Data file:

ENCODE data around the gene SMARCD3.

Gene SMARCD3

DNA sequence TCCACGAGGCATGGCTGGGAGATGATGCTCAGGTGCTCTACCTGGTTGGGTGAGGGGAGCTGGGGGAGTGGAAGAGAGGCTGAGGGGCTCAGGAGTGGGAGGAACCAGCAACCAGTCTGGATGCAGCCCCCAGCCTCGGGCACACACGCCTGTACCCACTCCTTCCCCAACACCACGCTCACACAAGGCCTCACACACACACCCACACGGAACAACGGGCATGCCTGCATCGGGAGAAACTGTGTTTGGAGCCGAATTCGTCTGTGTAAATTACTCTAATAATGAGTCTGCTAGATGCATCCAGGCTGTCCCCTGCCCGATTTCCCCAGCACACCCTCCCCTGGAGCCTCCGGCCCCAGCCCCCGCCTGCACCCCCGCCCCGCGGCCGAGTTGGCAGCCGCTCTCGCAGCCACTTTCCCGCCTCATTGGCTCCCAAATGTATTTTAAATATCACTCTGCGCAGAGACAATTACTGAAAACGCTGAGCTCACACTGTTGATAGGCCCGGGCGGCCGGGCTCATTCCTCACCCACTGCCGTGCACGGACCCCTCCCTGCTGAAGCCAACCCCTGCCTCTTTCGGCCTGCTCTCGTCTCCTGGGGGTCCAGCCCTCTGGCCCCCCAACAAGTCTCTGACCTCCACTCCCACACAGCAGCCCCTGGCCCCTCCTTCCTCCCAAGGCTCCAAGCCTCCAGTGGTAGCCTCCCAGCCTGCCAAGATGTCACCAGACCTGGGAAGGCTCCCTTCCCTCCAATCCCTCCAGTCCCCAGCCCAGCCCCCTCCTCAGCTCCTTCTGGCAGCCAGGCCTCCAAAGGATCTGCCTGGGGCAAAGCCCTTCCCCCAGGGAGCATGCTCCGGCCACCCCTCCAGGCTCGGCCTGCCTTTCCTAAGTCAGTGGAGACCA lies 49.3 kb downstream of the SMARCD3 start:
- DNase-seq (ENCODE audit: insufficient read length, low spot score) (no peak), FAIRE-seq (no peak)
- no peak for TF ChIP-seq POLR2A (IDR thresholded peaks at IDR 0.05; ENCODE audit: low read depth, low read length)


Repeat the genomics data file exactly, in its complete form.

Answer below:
ENCODE data around the gene SMARCD3.

Gene SMARCD3

DNA sequence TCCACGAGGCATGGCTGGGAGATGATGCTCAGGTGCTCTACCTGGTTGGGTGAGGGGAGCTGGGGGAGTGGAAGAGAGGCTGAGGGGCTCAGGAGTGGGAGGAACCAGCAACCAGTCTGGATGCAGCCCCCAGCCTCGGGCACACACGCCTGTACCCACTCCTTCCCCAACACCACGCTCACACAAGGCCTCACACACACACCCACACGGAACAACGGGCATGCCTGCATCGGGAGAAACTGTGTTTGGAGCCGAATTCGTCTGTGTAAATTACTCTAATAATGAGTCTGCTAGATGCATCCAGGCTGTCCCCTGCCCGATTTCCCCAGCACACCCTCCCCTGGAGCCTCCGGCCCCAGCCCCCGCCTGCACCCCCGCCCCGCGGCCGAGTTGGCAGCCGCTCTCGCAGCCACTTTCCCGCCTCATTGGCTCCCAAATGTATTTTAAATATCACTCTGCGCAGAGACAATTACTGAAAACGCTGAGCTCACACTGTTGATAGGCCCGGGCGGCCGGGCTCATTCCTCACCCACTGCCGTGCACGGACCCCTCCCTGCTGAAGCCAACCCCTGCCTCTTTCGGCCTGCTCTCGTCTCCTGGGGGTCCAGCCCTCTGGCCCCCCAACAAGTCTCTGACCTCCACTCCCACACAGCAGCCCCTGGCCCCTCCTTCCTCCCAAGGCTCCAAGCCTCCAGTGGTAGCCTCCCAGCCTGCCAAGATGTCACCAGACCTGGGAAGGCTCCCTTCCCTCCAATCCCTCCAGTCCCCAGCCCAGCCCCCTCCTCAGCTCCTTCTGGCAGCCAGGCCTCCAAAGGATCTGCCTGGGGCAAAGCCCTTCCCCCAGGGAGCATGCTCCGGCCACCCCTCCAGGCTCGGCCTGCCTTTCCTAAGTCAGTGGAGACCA lies 49.3 kb downstream of the SMARCD3 start:
- DNase-seq (ENCODE audit: insufficient read length, low spot score) (no peak), FAIRE-seq (no peak)
- no peak for TF ChIP-seq POLR2A (IDR thresholded peaks at IDR 0.05; ENCODE audit: low read depth, low read length)